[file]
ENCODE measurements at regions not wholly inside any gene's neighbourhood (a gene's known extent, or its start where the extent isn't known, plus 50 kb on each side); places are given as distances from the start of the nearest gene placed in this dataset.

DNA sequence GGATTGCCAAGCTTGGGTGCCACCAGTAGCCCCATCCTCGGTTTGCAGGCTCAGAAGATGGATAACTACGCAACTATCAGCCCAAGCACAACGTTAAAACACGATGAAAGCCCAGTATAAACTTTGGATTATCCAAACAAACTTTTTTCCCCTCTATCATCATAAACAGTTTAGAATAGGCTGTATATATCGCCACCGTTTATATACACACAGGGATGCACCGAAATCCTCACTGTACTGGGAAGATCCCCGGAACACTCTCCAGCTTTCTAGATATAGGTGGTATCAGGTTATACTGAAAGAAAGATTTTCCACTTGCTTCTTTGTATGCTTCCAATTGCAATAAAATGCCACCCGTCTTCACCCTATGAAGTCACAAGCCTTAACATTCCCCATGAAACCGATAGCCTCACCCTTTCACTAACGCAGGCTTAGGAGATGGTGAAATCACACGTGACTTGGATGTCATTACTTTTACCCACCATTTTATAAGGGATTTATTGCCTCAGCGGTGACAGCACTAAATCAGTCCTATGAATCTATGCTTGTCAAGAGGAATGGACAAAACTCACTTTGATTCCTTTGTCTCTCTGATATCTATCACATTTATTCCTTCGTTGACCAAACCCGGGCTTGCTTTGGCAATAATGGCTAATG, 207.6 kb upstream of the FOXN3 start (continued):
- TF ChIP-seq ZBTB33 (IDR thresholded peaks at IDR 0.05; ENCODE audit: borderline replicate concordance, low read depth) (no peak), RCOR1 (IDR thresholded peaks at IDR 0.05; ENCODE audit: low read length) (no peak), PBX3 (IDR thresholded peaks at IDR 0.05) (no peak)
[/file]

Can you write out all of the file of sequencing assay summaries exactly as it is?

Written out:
ENCODE measurements at regions not wholly inside any gene's neighbourhood (a gene's known extent, or its start where the extent isn't known, plus 50 kb on each side); places are given as distances from the start of the nearest gene placed in this dataset.

DNA sequence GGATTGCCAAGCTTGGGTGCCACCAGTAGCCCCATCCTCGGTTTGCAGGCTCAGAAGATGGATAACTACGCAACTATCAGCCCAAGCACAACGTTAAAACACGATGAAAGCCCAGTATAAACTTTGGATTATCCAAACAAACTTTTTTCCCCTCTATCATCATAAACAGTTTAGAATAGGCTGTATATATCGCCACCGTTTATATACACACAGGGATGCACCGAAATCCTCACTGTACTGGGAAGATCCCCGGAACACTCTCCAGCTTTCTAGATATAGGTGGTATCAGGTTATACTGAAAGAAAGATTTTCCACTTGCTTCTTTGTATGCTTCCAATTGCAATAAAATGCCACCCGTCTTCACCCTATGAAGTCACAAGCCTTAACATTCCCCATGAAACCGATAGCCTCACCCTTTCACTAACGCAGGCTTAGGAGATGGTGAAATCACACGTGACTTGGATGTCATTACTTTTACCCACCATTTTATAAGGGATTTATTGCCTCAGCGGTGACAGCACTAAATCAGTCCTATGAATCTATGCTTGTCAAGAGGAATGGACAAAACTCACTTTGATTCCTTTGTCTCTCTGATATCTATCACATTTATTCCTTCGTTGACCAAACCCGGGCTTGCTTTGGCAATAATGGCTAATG, 207.6 kb upstream of the FOXN3 start (continued):
- TF ChIP-seq ZBTB33 (IDR thresholded peaks at IDR 0.05; ENCODE audit: borderline replicate concordance, low read depth) (no peak), RCOR1 (IDR thresholded peaks at IDR 0.05; ENCODE audit: low read length) (no peak), PBX3 (IDR thresholded peaks at IDR 0.05) (no peak)